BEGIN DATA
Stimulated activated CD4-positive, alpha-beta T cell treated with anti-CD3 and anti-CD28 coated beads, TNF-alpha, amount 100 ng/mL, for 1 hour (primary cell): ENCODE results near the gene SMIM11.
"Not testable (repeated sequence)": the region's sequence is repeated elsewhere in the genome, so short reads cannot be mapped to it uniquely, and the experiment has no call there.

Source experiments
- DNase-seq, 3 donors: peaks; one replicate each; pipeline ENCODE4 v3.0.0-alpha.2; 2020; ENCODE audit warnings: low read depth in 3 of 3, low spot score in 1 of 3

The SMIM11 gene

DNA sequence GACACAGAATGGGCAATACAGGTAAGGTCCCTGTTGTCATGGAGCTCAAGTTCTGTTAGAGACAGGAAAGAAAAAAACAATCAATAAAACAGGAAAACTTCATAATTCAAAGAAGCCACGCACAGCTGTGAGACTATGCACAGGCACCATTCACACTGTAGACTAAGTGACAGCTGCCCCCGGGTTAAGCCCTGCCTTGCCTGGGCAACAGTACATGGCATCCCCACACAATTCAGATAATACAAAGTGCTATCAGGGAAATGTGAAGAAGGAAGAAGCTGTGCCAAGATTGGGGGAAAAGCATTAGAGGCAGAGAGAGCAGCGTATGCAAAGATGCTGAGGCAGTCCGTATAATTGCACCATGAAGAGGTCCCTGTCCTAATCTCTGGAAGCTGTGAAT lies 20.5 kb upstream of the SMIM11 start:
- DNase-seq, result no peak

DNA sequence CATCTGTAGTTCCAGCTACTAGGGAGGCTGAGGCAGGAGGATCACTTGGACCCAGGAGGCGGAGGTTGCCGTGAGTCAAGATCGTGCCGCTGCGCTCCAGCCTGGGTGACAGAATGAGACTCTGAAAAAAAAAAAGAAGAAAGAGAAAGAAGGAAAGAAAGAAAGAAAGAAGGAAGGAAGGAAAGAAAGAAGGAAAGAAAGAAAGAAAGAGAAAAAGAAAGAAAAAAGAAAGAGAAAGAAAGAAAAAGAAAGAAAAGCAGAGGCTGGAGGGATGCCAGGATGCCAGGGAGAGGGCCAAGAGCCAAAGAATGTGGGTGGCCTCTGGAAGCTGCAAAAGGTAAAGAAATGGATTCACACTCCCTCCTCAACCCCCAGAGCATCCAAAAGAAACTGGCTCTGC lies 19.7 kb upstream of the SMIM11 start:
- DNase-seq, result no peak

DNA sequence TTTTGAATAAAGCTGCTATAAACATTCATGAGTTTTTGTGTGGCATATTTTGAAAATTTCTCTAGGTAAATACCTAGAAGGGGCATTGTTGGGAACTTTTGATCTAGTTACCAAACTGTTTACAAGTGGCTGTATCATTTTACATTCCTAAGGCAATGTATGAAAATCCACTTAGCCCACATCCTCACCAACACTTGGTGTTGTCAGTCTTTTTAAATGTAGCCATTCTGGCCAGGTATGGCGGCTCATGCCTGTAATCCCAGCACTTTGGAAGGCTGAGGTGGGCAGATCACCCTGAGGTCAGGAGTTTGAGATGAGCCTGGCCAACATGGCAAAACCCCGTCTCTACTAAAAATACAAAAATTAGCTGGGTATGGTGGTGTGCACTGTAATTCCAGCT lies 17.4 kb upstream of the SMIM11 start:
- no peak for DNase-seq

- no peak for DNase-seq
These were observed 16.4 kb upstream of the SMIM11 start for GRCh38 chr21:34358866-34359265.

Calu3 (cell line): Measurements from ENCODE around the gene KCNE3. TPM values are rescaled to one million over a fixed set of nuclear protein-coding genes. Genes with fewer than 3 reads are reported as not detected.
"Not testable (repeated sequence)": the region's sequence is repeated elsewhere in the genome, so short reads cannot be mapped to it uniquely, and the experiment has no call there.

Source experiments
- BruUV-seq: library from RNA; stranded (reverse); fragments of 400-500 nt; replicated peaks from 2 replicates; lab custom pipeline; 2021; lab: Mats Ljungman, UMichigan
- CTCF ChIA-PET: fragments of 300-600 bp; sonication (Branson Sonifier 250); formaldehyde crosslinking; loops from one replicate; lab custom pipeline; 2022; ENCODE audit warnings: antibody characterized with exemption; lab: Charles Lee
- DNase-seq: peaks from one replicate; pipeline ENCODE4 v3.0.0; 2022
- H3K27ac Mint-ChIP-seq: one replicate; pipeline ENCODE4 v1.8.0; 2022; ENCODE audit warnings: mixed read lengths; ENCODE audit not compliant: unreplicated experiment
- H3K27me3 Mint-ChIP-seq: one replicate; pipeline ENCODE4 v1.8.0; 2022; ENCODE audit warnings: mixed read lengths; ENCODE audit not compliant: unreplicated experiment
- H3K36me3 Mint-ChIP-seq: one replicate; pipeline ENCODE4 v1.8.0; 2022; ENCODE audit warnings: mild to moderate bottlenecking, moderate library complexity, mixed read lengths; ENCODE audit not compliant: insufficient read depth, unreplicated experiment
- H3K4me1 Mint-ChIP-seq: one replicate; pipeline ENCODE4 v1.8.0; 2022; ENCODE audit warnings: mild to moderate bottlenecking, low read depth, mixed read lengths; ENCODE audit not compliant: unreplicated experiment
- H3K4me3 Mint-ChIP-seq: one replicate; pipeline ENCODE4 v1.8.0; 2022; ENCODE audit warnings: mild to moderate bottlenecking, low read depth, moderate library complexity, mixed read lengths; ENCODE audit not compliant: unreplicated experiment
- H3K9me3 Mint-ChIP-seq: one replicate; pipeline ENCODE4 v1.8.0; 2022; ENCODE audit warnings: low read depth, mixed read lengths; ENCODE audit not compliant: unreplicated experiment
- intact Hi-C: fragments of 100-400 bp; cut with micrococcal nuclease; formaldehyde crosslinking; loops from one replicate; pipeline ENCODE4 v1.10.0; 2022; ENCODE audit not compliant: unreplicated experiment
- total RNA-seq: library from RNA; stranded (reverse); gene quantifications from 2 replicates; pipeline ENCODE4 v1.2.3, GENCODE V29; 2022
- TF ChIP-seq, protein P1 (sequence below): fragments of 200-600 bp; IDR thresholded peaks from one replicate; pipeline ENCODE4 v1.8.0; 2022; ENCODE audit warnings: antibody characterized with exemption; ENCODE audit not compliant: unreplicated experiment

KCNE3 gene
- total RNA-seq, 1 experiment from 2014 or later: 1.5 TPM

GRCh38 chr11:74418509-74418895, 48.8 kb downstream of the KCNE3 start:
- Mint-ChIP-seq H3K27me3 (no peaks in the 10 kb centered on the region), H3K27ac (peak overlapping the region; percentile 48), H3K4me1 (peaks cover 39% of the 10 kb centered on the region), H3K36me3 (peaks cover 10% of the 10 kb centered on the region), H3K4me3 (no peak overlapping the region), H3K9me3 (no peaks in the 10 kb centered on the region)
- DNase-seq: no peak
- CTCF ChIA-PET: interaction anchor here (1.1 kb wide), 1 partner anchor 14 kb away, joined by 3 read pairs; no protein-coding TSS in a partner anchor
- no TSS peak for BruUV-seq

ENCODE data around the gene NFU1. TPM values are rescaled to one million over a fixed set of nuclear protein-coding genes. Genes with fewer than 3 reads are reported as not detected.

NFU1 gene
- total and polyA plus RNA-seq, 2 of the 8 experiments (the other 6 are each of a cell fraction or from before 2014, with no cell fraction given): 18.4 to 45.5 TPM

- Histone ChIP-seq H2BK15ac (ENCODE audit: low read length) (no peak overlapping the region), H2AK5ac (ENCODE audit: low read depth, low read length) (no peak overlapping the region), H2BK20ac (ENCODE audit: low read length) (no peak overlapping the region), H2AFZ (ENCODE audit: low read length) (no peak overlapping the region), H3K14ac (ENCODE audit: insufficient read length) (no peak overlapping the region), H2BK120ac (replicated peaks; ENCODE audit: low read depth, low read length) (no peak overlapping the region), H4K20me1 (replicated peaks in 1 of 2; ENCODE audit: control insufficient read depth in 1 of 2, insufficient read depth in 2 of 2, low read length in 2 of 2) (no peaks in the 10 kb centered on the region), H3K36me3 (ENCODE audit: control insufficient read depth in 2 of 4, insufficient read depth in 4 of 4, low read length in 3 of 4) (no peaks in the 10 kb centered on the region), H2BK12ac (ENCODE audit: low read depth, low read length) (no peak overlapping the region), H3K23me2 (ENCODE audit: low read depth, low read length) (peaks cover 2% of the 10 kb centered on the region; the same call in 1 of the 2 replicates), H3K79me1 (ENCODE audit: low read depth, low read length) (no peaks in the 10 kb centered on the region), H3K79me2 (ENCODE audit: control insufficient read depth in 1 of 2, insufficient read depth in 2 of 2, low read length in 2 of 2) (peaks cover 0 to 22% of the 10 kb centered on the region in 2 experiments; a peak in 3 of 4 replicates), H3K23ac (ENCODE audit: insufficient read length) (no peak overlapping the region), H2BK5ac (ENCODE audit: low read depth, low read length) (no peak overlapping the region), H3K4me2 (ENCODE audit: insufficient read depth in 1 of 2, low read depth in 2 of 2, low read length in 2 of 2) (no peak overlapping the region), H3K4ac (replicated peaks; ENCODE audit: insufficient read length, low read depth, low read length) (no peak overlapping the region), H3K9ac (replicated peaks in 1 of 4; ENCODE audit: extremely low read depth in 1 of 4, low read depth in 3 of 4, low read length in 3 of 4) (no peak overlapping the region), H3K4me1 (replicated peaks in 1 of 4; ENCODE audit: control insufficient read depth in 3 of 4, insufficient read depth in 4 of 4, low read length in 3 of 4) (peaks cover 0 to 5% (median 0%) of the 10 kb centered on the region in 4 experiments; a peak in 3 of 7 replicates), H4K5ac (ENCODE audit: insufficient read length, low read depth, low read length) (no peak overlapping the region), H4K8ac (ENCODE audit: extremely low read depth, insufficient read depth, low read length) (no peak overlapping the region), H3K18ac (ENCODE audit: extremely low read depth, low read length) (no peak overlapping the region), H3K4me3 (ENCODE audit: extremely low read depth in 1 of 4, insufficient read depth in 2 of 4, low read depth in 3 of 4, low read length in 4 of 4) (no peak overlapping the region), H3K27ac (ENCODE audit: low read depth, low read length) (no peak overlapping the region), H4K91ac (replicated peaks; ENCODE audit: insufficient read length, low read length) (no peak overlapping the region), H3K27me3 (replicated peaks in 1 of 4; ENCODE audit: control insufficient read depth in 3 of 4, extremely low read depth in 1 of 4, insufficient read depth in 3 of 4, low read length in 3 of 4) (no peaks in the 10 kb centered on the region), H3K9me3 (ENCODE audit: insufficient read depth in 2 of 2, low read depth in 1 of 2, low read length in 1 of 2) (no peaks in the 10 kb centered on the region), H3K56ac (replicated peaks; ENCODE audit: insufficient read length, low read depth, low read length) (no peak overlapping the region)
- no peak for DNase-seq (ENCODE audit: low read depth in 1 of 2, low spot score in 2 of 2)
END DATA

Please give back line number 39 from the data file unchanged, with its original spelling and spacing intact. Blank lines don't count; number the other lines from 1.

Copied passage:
- Histone ChIP-seq H2BK15ac (ENCODE audit: low read length) (no peak overlapping the region), H2AK5ac (ENCODE audit: low read depth, low read length) (no peak overlapping the region), H2BK20ac (ENCODE audit: low read length) (no peak overlapping the region), H2AFZ (ENCODE audit: low read length) (no peak overlapping the region), H3K14ac (ENCODE audit: insufficient read length) (no peak overlapping the region), H2BK120ac (replicated peaks; ENCODE audit: low read depth, low read length) (no peak overlapping the region), H4K20me1 (replicated peaks in 1 of 2; ENCODE audit: control insufficient read depth in 1 of 2, insufficient read depth in 2 of 2, low read length in 2 of 2) (no peaks in the 10 kb centered on the region), H3K36me3 (ENCODE audit: control insufficient read depth in 2 of 4, insufficient read depth in 4 of 4, low read length in 3 of 4) (no peaks in the 10 kb centered on the region), H2BK12ac (ENCODE audit: low read depth, low read length) (no peak overlapping the region), H3K23me2 (ENCODE audit: low read depth, low read length) (peaks cover 2% of the 10 kb centered on the region; the same call in 1 of the 2 replicates), H3K79me1 (ENCODE audit: low read depth, low read length) (no peaks in the 10 kb centered on the region), H3K79me2 (ENCODE audit: control insufficient read depth in 1 of 2, insufficient read depth in 2 of 2, low read length in 2 of 2) (peaks cover 0 to 22% of the 10 kb centered on the region in 2 experiments; a peak in 3 of 4 replicates), H3K23ac (ENCODE audit: insufficient read length) (no peak overlapping the region), H2BK5ac (ENCODE audit: low read depth, low read length) (no peak overlapping the region), H3K4me2 (ENCODE audit: insufficient read depth in 1 of 2, low read depth in 2 of 2, low read length in 2 of 2) (no peak overlapping the region), H3K4ac (replicated peaks; ENCODE audit: insufficient read length, low read depth, low read length) (no peak overlapping the region), H3K9ac (replicated peaks in 1 of 4; ENCODE audit: extremely low read depth in 1 of 4, low read depth in 3 of 4, low read length in 3 of 4) (no peak overlapping the region), H3K4me1 (replicated peaks in 1 of 4; ENCODE audit: control insufficient read depth in 3 of 4, insufficient read depth in 4 of 4, low read length in 3 of 4) (peaks cover 0 to 5% (median 0%) of the 10 kb centered on the region in 4 experiments; a peak in 3 of 7 replicates), H4K5ac (ENCODE audit: insufficient read length, low read depth, low read length) (no peak overlapping the region), H4K8ac (ENCODE audit: extremely low read depth, insufficient read depth, low read length) (no peak overlapping the region), H3K18ac (ENCODE audit: extremely low read depth, low read length) (no peak overlapping the region), H3K4me3 (ENCODE audit: extremely low read depth in 1 of 4, insufficient read depth in 2 of 4, low read depth in 3 of 4, low read length in 4 of 4) (no peak overlapping the region), H3K27ac (ENCODE audit: low read depth, low read length) (no peak overlapping the region), H4K91ac (replicated peaks; ENCODE audit: insufficient read length, low read length) (no peak overlapping the region), H3K27me3 (replicated peaks in 1 of 4; ENCODE audit: control insufficient read depth in 3 of 4, extremely low read depth in 1 of 4, insufficient read depth in 3 of 4, low read length in 3 of 4) (no peaks in the 10 kb centered on the region), H3K9me3 (ENCODE audit: insufficient read depth in 2 of 2, low read depth in 1 of 2, low read length in 1 of 2) (no peaks in the 10 kb centered on the region), H3K56ac (replicated peaks; ENCODE audit: insufficient read length, low read depth, low read length) (no peak overlapping the region)